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Dalhousie Recognizes Three Trailblazing Leaders with Honorary Degrees at Fall Convocation
(HALIFAX, N.S.) –– Dalhousie University’s Fall Convocation ceremonies are a time to celebrate the achievements of our students. They are also an occasion for the university to celebrate extraordinary individuals who have demonstrated service to their community and made significant progress in their fields. Dalhousie University is pleased to recognize three such individuals with honorary degrees at convocation ceremonies on Monday, October 3 and Wednesday, October 5, 2016:
Dr. Linda O’Brien-Pallas’ trailblazing research has led to changes in Canada’s health-care system and many others around the world to improve the well-being, quality of work life and workplace satisfaction of nurses. Her needs-based health human resource planning framework remains an internationally recognized standard, a robust model to better support primary health-care workers, nurses, nurse practitioners and midwives. Dr. O’Brien-Pallas is Professor Emeritus at the University of Toronto’s Faculty of Nursing, where she was a faculty member for 23 years. During that time, she was one of the Faculty’s most successful nurse scientists, generating $40 million in external funding and co-founding the Nursing Health Services Research Unit in 1990 — the first funded nursing research unit in Canada.
Zdenka Saba Willis, director of the United States Integrated Ocean Observing System (IOOS) Program, has worked tirelessly for more than 35 years to study the global ocean and advance safer, more sustainable ways to make use of its critical resources. Ms. Willis’ career in oceanography began in 1981 when she was commissioned by the U.S. Navy after finishing a degree in marine science at the University of South Carolina. During her 25 years as a naval officer, Ms. Willis gained extensive experience in the collection of oceanographic and meteorological data and in its analysis and dissemination. Guided by the mantra "measure once, use many times," Ms. Willis has subsequently worked to ensure the free, open sharing of ocean data globally. She has served as chair of the Global Ocean Observing Systems Regional Alliances, is an integral member of the governance council of the Dalhousie-based Ocean Tracking Network, and has also been a passionate champion for ocean science at Dalhousie in general.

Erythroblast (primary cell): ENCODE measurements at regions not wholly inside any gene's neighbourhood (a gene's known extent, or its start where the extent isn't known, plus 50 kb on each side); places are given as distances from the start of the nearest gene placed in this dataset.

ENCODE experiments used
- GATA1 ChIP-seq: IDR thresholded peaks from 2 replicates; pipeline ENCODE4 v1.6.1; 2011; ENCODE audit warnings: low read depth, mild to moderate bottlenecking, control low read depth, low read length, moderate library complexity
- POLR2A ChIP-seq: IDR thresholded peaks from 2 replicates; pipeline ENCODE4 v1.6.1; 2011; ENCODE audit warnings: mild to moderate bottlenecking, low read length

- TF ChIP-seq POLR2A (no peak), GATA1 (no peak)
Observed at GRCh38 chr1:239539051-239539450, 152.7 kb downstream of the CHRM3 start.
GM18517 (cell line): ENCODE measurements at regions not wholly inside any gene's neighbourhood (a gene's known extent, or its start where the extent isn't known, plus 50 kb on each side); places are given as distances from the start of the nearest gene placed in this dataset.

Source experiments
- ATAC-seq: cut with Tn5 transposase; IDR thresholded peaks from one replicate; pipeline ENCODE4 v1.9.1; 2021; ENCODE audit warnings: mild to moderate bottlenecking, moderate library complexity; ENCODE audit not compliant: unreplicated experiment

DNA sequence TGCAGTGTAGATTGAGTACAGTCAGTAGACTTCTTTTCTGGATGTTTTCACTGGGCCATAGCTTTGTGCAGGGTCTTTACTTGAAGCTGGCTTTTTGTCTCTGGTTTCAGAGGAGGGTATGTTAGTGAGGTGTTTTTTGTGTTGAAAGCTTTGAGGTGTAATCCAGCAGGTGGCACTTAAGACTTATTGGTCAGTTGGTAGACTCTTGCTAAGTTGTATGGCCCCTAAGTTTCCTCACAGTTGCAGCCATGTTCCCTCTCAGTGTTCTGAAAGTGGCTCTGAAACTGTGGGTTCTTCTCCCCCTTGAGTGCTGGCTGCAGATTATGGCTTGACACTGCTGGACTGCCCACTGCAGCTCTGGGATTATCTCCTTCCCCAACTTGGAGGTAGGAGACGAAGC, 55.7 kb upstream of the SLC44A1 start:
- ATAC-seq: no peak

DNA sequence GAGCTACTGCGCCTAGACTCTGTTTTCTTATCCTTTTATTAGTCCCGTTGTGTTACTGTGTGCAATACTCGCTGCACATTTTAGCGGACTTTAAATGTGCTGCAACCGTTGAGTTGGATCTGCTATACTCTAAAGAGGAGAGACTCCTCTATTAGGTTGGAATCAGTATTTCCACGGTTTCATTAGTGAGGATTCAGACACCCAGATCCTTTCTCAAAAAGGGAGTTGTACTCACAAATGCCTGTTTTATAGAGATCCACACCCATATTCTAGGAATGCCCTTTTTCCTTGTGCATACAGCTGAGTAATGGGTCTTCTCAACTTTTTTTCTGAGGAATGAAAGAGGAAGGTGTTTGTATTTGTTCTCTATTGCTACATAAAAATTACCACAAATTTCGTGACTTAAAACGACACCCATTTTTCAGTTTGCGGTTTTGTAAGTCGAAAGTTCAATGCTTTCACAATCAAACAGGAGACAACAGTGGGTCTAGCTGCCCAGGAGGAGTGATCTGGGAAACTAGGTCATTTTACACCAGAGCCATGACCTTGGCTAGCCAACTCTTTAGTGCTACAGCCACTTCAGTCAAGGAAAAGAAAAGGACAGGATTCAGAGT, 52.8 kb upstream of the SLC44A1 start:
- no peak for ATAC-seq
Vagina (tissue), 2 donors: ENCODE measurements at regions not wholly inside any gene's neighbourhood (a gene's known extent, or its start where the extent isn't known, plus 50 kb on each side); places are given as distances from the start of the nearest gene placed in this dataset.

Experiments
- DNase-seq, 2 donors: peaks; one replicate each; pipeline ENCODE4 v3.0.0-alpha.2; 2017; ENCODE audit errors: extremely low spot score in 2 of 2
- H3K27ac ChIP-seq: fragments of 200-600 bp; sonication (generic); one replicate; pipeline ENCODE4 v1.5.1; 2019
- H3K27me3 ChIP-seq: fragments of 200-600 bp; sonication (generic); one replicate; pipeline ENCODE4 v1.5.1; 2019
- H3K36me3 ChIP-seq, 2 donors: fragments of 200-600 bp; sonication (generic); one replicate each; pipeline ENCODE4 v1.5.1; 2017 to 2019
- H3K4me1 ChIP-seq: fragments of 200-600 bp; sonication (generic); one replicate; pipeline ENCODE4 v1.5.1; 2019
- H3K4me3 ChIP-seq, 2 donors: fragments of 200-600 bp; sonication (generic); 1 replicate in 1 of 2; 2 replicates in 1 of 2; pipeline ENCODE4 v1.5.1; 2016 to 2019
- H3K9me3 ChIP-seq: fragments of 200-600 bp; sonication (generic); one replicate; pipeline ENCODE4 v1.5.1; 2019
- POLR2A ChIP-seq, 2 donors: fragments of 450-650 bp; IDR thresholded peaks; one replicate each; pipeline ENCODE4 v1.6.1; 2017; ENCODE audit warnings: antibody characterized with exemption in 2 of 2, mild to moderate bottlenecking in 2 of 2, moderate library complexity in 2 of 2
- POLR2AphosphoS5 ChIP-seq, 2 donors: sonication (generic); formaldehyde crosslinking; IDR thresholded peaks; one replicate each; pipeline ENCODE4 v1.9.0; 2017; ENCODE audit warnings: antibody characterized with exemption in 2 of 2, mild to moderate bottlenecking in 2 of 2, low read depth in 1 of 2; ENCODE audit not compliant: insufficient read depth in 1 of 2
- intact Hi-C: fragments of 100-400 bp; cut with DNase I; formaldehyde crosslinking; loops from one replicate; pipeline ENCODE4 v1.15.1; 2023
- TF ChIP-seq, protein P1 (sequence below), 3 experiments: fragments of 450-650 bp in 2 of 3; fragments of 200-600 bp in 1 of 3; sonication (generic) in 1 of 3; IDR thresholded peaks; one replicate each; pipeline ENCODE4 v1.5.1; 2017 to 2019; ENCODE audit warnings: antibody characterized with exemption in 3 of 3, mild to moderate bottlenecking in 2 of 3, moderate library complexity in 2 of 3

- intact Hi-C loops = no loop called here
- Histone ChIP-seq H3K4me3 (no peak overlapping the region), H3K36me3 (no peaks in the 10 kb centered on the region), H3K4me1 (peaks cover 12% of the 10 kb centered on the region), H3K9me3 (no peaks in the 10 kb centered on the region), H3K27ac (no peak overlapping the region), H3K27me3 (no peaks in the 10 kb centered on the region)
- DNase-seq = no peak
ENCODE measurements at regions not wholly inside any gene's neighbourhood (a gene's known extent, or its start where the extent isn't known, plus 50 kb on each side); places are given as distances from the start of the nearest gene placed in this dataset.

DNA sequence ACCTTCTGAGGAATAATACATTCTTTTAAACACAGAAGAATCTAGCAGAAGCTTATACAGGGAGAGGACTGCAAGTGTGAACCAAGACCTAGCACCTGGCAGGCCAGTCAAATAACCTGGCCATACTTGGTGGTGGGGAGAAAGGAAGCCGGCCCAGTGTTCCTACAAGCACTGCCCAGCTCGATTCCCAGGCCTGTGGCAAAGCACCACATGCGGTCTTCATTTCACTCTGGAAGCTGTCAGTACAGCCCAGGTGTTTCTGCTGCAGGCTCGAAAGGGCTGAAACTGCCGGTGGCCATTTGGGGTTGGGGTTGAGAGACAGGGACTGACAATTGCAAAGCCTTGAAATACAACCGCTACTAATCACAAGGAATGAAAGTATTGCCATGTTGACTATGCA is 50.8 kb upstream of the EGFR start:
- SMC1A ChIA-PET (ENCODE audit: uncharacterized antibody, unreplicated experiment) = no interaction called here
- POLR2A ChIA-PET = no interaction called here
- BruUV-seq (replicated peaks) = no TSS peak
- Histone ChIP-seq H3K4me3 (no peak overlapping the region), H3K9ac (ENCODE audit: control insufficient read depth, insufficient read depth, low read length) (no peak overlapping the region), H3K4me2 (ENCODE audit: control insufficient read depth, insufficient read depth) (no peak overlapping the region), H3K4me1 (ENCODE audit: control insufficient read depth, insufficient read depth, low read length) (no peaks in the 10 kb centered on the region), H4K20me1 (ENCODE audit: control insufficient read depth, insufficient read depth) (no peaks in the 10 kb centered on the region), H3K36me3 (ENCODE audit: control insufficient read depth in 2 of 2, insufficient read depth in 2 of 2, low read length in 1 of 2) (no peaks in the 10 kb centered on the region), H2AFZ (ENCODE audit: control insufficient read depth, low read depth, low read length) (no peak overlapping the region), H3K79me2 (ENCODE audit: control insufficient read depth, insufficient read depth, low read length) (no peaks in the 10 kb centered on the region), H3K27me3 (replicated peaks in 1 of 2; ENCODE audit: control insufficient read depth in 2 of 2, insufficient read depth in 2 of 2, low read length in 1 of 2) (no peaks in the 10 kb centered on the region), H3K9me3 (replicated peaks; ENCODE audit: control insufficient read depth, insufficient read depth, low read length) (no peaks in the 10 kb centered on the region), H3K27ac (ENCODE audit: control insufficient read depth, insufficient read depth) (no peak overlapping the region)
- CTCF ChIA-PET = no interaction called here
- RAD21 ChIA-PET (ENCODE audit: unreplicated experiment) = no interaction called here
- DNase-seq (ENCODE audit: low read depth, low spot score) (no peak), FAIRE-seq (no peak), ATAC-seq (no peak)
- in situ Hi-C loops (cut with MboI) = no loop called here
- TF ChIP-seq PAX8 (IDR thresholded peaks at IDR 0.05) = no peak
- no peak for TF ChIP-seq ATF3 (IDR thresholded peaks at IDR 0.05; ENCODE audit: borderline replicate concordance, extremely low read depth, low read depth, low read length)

Glenn Murcutt's ecologically sensitive house designs have earned international acclaim and inspired legions of architects around the world to consider landscape and the environment as essential elements in the architectural process. Although the Australian architect and teacher has worked primarily on private homes in Australia over his more than 50 years in the field, his influence has spread beyond borders, in part thanks to his extensive teaching and lecturing abroad. Mr. Murcutt was born in London, England in 1936, to Australian parents. He spent the first five years of life in Papua New Guinea before his parents moved the family to Sydney, Australia. Following a diploma in architecture from the Sydney Technical College, Mr. Murcutt set up his own private practice in 1969. Among Mr. Murcutt’s dozens of awards are some of the highest honours in his field, including Finland’s Alvar Aalto Medal and the American Institute of Architects’ Gold Medal. He was also the recipient of the Pritzker Architecture Prize in 2002, widely regarded as the Nobel Prize of the architecture world.
More information on Dalhousie University’s Honorary Degree recipients can be found on Dal News.
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